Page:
Before I begin this series of posts on the Decalogue, I feel compelled to take up a one issue first. Whenever mention is made of the Decalogue, also known as the Ten Commandments, someone will inevitably protest, “Christians aren’t under the law!” It seems rather humorous when people say this because I doubt that any of them means to be understood as saying that if a Christian murders, steals or commits adultery, he or she is not sinning.
I have never actually heard anyone actually explain what it is they mean when they cry that Christians are not “under the law.” Whatever they may mean by it, Scripture does not use this phrase to suggest that obedience to God’s revealed will is not required of believers. Paul reminds the children at Ephesus to obey the 5th Command. In fact, every one of the “ten words” of the Decalogue is to be found somewhere in the New Testament.
Believers are not “under the law” in the sense that they are no longer condemned because they fail to keep it perfectly. Neither should believers strive to obey the law in order to merit salvation. The Heidelberg Catechism, Question 2 tells us that we obey God out of gratitude for His great deliverance from our sin and misery. The Westminster Confession says that the law is of great use to believers by showing them how they may express gratitude for their free salvation and pointing out their sins so they might flee to Christ continually. Being “under” the law does not mean not obligated to obey it. It means not being under condemnation for breaches of it.
In case you haven’t noticed, no one, not even the most devout, sincere and pious believer, perfectly obeys the law of God, despite what Wesley’s perfectionists claim. You might then be tempted to ask why God would still make His law binding upon us when He knows that we can’t obey. The answer to that is simply that God’s law is a reflection of His nature. Just because you are incapable of fulfilling all righteousness, that doesn’t mean that God doesn’t require it and will not punish anything less than the perfect imputed righteousness of Christ.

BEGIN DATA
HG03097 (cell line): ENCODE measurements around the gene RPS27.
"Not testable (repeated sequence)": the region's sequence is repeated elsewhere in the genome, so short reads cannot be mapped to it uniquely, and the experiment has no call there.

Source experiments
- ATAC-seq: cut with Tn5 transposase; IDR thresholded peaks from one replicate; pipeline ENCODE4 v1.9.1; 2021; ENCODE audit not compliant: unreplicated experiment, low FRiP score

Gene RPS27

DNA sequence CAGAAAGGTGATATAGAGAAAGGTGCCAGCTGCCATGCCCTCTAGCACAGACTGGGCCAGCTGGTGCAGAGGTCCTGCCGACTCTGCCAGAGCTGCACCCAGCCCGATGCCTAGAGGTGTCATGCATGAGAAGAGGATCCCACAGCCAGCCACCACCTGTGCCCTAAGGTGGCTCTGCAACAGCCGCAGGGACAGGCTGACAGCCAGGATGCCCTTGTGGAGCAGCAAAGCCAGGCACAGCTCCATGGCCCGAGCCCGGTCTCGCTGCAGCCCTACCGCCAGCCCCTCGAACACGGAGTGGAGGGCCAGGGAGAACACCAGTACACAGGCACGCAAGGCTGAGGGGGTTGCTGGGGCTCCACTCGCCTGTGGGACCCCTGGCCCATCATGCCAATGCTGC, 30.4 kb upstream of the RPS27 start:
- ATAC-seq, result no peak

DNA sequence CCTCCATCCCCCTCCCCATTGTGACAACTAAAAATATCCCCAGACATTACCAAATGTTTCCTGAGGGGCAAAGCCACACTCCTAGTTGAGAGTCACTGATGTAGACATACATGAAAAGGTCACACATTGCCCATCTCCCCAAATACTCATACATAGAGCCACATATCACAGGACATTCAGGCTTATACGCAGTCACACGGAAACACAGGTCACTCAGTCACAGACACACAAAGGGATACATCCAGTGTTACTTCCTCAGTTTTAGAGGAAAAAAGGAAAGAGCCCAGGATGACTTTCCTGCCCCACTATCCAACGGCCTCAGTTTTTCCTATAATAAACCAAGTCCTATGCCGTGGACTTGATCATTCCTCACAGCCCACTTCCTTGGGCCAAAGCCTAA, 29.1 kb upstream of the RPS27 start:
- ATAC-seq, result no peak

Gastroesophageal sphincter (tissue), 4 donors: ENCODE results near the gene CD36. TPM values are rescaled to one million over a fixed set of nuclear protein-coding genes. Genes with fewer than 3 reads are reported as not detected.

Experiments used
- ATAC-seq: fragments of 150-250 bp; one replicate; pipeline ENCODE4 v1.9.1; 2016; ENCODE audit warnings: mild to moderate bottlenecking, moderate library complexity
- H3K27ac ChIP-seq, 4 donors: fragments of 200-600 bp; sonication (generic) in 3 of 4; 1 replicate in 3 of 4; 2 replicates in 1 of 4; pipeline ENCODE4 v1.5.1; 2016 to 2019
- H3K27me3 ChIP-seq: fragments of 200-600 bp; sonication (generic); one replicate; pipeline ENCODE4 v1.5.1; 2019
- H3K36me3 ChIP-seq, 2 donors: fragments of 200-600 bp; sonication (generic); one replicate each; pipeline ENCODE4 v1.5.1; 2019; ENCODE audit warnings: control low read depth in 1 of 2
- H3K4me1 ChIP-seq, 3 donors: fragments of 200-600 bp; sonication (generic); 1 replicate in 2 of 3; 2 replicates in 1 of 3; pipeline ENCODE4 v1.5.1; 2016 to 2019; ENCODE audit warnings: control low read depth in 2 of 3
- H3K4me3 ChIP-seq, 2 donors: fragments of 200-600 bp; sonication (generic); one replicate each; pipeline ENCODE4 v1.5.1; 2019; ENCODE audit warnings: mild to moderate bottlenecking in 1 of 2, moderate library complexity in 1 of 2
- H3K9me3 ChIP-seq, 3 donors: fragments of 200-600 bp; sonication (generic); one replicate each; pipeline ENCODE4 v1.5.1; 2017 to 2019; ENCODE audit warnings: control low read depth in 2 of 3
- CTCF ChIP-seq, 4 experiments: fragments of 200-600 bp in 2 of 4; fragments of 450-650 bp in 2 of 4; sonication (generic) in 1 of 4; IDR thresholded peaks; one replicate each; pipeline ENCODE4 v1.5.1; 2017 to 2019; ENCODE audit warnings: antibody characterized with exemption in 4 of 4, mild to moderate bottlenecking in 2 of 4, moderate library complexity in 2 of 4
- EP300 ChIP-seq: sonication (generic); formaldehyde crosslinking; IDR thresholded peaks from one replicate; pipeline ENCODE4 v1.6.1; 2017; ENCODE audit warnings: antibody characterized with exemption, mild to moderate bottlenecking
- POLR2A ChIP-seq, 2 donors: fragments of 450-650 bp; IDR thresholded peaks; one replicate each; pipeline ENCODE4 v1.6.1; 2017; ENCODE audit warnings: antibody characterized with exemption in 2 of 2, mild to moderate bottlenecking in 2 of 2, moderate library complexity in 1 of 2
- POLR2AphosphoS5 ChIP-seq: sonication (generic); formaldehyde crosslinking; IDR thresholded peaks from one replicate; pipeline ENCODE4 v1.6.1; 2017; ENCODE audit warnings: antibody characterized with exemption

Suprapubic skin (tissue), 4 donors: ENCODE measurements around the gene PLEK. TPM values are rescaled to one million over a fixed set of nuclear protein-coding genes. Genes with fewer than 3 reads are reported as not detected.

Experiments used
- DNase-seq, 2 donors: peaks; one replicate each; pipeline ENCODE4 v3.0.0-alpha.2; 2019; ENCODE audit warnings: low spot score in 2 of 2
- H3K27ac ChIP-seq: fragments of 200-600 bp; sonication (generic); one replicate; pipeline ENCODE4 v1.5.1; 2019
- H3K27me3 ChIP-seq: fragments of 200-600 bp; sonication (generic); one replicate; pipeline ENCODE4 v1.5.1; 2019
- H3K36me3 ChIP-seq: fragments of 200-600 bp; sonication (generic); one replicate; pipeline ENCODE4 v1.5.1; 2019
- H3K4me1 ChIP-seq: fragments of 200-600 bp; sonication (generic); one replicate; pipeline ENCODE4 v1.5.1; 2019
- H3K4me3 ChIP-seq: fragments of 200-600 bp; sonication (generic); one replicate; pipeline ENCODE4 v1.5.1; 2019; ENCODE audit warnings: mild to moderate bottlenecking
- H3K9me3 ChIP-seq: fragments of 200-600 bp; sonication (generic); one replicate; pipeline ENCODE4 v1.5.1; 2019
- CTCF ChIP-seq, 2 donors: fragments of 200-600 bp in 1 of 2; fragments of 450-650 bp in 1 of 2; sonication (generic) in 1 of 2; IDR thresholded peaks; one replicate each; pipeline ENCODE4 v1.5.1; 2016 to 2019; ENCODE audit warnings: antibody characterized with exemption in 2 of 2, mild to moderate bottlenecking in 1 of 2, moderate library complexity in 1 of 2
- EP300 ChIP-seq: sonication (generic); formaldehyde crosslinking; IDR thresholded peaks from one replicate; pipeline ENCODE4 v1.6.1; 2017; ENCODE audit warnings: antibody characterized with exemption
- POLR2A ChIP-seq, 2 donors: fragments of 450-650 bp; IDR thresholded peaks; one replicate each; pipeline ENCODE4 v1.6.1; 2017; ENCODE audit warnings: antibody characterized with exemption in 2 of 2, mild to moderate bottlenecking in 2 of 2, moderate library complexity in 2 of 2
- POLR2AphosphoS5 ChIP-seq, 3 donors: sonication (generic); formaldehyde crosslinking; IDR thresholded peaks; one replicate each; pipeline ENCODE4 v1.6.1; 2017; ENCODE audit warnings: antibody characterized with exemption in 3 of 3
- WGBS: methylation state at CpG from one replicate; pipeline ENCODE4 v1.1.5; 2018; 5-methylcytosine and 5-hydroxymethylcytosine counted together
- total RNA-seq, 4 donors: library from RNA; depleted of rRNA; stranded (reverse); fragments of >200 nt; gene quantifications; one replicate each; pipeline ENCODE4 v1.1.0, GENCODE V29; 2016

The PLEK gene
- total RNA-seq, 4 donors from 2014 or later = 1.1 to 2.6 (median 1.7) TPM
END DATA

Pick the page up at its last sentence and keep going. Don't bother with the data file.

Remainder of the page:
The Decalogue is not a return to the Covenant of Works, either. The preface of the Decalogue shows that this is pure grace. God declares His relation to His people, His right over them as their God and Deliverer. It is on the basis of His undeserved favor toward His people that He gives the Decalogue. Moreover, the multitudinous sacrifices for sin prescribed throughout the Old Testament bear witness to the fact that the Law was meant to show God’s people that they must look to Him for both their righteousness and forgiveness for their inevitable violations of His will. If the Ten Commands were a reversion to the Covenant of Works, there would be no provision in it for sin.
The elect of all age have always lived under the Covenant of Grace wherein God has provided both their righteousness and atonement for their sins. This was pictured typologically in the Old Testament and set on a hilltop in the New Testament. It is the reprobate who are still obligated to God in the Covenant of Works. There is no provision for sin under the Covenant of Work. Its inexorable justice says, “Do this and live.” Perfect obedience is the only key to life under the Covenant of Works. This is why the reprobate are damned. They never have, nor ever will perfectly obey God; neither have they recourse to the imputed righteousness of Christ and His atoning death for sin. The same Gospel is both the odor of life and odor of death.
I felt compelled to preface the upcoming series on the Decalogue by the above remarks and now that I’ve written them, I feel better. However, I am sure someone will find something to complain about. So maybe I don’t feel better after all.